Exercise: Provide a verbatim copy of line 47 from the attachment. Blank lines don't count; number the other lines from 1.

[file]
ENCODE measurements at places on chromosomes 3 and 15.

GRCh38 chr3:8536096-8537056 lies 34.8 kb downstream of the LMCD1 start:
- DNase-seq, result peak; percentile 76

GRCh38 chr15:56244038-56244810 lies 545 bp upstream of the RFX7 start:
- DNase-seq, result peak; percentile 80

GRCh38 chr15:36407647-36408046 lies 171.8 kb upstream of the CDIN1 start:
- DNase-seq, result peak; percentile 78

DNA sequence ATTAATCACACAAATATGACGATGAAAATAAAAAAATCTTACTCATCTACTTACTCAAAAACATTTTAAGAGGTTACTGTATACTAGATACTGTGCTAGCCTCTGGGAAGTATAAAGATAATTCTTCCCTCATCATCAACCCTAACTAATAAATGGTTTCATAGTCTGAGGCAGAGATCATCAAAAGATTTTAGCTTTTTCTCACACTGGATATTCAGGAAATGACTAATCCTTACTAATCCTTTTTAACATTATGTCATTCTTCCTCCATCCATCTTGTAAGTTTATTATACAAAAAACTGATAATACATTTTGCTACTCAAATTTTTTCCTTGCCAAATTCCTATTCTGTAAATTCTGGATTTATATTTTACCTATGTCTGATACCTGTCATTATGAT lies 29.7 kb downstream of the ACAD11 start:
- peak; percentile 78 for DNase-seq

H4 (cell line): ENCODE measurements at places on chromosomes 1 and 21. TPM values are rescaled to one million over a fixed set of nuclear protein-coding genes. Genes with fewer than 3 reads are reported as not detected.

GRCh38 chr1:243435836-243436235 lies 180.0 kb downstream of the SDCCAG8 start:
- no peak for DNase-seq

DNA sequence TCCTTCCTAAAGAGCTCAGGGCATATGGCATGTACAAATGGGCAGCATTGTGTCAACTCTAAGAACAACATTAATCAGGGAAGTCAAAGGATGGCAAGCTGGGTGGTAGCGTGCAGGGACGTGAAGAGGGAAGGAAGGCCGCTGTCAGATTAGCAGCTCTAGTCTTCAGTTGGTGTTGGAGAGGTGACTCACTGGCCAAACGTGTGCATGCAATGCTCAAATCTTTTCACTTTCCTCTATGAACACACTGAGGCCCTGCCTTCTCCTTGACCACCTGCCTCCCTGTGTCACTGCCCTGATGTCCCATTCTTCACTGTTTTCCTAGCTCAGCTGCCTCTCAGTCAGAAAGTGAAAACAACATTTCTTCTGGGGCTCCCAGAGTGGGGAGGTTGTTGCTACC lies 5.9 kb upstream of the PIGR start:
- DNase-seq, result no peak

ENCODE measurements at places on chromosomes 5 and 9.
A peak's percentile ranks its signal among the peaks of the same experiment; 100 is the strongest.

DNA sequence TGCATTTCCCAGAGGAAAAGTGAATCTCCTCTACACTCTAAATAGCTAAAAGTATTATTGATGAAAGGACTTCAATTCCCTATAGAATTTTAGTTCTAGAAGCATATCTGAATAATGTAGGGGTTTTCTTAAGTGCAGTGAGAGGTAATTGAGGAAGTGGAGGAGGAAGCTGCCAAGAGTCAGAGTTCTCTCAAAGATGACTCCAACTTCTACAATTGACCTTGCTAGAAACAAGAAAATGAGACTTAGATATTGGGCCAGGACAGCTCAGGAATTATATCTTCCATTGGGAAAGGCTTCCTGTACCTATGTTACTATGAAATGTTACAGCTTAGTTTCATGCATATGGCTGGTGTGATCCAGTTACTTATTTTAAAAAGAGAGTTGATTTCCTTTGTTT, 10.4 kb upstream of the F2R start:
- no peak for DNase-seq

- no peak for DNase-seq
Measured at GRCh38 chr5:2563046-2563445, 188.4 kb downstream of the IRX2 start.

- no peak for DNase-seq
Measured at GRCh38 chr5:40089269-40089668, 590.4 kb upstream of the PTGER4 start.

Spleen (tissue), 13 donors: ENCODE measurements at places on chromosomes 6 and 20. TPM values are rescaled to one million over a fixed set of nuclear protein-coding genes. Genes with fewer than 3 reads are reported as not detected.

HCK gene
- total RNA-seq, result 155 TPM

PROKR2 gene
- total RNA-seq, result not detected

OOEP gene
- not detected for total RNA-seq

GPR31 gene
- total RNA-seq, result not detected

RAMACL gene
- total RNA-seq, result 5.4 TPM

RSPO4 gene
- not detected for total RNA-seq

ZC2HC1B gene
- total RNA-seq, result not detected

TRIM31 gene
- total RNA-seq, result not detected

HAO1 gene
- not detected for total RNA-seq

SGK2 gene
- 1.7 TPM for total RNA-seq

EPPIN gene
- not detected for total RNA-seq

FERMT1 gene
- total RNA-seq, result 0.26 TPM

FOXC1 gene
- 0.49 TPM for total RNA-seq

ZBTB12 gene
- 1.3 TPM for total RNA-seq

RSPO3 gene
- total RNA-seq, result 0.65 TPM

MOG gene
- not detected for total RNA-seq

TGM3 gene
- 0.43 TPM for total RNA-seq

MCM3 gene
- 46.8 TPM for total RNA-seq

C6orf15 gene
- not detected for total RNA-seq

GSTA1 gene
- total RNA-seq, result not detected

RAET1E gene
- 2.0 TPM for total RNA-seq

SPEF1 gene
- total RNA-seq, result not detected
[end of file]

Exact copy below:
- total RNA-seq, result 0.26 TPM